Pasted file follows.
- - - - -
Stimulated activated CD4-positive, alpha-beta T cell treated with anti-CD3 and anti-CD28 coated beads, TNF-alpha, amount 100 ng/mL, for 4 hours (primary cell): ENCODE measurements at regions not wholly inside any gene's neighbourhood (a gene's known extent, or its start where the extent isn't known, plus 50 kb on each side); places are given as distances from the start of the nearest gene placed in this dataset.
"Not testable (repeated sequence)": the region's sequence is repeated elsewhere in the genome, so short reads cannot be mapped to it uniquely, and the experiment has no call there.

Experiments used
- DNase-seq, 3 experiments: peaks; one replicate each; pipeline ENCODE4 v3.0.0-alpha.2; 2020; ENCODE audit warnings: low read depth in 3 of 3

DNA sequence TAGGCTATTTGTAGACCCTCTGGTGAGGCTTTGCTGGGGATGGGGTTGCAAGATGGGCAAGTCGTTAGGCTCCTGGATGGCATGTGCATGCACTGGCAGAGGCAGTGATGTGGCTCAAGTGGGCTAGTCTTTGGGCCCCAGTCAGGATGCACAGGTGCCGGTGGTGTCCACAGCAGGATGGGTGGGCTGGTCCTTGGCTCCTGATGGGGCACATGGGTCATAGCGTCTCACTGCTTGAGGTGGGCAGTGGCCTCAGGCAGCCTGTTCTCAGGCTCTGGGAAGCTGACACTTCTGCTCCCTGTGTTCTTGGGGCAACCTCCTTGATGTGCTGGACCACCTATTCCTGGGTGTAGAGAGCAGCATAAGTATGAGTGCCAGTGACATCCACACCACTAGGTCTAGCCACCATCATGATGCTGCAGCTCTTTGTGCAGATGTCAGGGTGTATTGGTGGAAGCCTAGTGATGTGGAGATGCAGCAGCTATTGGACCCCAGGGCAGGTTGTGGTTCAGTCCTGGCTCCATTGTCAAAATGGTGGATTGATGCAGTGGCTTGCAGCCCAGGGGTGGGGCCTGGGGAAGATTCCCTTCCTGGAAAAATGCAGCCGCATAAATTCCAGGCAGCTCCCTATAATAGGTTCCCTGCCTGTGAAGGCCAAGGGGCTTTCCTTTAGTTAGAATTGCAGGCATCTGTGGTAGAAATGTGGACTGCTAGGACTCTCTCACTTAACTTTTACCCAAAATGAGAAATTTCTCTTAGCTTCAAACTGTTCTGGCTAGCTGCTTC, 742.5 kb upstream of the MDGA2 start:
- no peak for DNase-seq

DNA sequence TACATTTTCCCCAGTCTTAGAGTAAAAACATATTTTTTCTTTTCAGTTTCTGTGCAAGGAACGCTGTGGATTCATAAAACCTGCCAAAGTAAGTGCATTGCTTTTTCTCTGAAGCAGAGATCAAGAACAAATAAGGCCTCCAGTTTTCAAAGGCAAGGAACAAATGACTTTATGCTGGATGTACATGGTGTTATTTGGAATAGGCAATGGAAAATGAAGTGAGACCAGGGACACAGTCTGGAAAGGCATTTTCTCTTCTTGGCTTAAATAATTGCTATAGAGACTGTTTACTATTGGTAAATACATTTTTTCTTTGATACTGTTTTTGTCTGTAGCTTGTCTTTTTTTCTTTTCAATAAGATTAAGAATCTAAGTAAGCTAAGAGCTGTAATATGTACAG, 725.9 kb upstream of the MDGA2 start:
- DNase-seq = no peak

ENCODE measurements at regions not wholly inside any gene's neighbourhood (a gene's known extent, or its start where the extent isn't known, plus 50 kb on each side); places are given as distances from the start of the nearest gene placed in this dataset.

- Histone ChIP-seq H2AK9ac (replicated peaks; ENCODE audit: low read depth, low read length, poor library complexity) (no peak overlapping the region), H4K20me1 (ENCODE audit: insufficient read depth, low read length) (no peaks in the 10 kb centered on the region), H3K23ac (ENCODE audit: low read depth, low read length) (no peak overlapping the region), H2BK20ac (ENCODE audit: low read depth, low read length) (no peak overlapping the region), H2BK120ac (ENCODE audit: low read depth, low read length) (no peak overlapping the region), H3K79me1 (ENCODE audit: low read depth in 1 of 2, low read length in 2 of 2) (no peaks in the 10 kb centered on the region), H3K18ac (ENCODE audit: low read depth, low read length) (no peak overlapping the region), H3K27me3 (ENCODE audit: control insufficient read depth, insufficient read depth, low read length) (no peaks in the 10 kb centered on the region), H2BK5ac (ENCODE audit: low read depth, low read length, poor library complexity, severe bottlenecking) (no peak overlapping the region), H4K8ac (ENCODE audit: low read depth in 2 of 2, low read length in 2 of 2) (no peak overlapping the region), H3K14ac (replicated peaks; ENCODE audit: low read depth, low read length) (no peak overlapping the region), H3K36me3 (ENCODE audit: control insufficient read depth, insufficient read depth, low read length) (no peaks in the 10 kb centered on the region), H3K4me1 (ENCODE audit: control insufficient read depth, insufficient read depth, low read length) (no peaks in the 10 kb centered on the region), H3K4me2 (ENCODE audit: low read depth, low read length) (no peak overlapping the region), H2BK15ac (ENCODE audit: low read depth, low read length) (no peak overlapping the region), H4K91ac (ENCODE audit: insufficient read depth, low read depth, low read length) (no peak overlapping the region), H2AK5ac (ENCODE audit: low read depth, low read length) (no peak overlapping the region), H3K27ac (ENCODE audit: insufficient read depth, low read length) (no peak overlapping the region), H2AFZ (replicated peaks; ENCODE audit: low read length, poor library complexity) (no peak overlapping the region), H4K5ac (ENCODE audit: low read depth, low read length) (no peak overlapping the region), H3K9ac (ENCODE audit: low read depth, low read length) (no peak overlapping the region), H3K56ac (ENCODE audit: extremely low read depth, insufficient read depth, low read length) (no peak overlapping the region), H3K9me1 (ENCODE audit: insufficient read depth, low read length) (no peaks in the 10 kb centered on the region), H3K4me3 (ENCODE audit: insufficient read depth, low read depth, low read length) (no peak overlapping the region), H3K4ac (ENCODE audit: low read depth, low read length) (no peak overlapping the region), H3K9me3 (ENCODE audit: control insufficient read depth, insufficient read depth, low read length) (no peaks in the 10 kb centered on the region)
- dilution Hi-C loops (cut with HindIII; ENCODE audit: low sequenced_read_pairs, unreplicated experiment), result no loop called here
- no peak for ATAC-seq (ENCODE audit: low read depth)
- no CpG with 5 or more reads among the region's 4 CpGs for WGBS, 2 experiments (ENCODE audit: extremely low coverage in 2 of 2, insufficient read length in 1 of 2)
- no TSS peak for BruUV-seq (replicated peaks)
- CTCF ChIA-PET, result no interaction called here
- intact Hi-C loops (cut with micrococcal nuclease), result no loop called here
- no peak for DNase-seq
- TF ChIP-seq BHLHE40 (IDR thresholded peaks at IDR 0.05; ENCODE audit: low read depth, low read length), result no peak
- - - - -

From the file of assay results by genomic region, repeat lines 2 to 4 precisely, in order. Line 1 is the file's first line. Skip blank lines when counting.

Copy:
"Not testable (repeated sequence)": the region's sequence is repeated elsewhere in the genome, so short reads cannot be mapped to it uniquely, and the experiment has no call there.

Experiments used
- DNase-seq, 3 experiments: peaks; one replicate each; pipeline ENCODE4 v3.0.0-alpha.2; 2020; ENCODE audit warnings: low read depth in 3 of 3